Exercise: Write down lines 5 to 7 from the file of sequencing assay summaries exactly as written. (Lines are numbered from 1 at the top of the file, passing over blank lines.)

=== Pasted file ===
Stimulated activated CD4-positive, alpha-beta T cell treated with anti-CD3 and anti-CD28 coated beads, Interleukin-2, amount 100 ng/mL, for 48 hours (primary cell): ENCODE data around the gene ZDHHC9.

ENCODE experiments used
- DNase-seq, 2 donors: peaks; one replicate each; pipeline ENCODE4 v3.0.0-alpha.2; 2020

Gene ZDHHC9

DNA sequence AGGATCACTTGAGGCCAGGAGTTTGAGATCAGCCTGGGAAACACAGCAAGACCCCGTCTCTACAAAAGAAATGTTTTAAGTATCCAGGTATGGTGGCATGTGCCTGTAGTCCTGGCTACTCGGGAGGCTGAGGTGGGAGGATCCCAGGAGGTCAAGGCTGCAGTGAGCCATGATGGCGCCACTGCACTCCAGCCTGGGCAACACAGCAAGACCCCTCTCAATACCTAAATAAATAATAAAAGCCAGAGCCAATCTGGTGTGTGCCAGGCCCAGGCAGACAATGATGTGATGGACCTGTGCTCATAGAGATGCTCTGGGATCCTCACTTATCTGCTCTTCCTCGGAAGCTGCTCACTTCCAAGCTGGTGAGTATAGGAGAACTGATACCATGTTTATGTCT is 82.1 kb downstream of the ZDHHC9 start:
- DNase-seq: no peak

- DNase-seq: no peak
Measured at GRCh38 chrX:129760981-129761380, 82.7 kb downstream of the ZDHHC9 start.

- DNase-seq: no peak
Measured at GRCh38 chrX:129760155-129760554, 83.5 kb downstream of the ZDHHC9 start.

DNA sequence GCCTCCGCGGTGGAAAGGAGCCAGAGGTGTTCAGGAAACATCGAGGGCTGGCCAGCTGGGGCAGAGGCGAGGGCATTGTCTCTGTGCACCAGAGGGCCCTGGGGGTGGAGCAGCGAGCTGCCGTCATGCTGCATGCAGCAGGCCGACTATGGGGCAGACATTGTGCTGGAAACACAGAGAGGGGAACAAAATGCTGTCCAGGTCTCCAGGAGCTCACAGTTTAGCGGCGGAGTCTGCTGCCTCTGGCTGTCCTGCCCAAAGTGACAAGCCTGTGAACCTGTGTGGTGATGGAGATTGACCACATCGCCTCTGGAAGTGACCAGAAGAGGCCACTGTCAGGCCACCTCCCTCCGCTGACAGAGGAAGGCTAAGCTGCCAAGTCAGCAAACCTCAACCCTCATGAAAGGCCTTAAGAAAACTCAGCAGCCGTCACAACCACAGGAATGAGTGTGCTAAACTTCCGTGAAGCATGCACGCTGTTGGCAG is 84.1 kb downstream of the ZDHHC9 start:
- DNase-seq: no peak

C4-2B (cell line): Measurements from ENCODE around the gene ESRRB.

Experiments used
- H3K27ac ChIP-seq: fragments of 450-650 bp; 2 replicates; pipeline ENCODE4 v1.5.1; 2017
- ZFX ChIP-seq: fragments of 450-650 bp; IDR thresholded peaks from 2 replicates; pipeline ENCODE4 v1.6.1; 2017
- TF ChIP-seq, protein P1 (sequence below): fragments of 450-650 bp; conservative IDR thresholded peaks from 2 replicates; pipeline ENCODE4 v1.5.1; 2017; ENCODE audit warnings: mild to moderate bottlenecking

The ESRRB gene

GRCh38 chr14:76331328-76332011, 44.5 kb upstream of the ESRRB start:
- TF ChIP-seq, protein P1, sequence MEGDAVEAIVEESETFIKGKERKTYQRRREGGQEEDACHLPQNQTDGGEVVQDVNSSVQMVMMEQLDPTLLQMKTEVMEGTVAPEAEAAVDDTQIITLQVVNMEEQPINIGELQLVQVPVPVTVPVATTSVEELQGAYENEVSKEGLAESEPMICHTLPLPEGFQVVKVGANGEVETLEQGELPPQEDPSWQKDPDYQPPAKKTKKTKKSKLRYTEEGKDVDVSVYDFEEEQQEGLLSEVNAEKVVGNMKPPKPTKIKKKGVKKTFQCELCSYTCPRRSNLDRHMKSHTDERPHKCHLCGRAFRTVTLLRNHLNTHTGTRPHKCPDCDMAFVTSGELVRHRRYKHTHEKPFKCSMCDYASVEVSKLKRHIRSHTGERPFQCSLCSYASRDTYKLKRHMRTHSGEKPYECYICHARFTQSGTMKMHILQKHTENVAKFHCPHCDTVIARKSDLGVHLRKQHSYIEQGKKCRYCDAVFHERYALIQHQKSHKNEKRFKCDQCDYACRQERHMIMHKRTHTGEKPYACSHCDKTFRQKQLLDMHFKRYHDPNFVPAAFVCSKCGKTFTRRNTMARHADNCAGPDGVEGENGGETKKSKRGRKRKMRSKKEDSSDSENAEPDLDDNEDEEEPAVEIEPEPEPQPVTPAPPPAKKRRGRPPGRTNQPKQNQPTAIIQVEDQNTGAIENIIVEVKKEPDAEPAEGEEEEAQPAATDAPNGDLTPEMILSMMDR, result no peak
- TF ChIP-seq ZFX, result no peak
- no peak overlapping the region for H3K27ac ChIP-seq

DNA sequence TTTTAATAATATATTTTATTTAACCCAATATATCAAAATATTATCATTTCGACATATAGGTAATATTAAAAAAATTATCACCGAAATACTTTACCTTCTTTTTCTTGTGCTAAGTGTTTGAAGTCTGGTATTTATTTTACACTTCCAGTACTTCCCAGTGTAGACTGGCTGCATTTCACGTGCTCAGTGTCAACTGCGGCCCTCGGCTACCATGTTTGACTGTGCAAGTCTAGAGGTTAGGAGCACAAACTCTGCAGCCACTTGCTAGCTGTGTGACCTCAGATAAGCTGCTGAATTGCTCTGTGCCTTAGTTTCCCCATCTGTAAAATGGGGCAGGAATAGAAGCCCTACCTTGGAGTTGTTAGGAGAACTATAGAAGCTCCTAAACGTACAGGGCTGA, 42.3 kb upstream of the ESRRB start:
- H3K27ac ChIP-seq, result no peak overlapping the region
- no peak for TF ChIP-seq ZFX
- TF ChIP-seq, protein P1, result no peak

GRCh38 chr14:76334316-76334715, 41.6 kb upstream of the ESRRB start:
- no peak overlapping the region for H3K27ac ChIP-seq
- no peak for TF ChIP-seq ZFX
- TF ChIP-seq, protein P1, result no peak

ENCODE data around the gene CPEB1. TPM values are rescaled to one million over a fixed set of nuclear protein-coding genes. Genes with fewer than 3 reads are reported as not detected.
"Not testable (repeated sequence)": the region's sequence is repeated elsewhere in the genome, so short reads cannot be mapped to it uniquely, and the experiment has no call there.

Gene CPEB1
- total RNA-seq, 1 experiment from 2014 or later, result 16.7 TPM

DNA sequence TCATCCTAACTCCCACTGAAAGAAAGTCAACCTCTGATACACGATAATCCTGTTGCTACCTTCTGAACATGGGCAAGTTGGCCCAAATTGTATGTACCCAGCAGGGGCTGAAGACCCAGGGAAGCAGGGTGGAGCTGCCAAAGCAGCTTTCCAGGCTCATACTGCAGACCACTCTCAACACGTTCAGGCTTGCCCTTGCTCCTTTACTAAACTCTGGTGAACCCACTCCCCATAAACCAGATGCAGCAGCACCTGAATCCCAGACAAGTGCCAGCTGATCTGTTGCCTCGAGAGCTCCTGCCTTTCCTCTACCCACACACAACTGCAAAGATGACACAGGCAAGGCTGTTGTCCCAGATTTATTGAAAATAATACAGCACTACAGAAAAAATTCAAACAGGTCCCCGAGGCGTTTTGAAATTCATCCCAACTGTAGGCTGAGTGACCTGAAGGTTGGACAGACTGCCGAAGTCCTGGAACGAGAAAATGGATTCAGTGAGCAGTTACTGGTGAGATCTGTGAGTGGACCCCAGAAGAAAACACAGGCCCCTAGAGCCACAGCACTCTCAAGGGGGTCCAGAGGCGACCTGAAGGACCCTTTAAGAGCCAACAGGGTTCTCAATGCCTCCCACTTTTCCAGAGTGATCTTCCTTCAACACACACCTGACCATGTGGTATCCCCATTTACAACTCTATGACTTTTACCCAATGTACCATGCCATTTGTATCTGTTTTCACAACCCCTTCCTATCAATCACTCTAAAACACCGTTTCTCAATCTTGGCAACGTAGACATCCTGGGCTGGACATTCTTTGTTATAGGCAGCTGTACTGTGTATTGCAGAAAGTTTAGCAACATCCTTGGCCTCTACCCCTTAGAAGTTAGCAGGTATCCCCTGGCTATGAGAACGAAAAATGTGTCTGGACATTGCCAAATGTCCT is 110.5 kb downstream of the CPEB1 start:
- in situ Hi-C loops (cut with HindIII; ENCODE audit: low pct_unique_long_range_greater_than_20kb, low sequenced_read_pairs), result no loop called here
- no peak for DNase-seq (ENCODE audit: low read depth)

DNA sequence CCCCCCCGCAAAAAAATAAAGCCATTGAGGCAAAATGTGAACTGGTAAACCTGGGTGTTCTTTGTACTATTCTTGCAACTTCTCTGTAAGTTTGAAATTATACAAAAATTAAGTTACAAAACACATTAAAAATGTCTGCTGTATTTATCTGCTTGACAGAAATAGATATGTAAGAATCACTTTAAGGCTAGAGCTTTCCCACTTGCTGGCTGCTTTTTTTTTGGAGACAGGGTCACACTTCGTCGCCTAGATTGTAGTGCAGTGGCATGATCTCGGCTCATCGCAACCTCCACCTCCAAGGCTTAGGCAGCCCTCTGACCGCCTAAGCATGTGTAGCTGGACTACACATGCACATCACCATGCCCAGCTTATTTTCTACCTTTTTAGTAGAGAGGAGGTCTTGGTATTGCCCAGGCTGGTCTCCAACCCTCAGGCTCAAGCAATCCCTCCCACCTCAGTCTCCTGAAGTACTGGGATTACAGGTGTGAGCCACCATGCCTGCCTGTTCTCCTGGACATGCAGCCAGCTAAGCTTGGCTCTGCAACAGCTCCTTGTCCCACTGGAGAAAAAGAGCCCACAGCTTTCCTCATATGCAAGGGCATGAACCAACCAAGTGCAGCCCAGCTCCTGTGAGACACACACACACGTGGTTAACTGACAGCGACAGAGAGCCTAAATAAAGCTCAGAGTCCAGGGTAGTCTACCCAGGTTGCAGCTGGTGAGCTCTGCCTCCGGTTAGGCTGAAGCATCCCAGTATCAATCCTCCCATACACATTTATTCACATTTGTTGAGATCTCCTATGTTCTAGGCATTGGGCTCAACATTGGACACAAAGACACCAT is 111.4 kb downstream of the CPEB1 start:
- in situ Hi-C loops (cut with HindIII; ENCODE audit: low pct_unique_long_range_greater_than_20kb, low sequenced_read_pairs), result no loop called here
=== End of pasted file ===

DNA sequence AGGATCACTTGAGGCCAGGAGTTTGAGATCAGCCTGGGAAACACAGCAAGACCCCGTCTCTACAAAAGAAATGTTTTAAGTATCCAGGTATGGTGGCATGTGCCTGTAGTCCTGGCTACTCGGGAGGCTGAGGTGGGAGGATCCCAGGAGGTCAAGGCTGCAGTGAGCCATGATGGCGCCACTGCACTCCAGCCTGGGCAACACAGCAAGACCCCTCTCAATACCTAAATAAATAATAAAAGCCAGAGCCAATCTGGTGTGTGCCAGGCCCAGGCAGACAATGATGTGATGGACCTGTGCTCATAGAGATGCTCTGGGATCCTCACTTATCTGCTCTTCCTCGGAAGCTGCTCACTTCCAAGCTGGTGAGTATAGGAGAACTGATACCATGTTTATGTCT is 82.1 kb downstream of the ZDHHC9 start:
- DNase-seq: no peak

- DNase-seq: no peak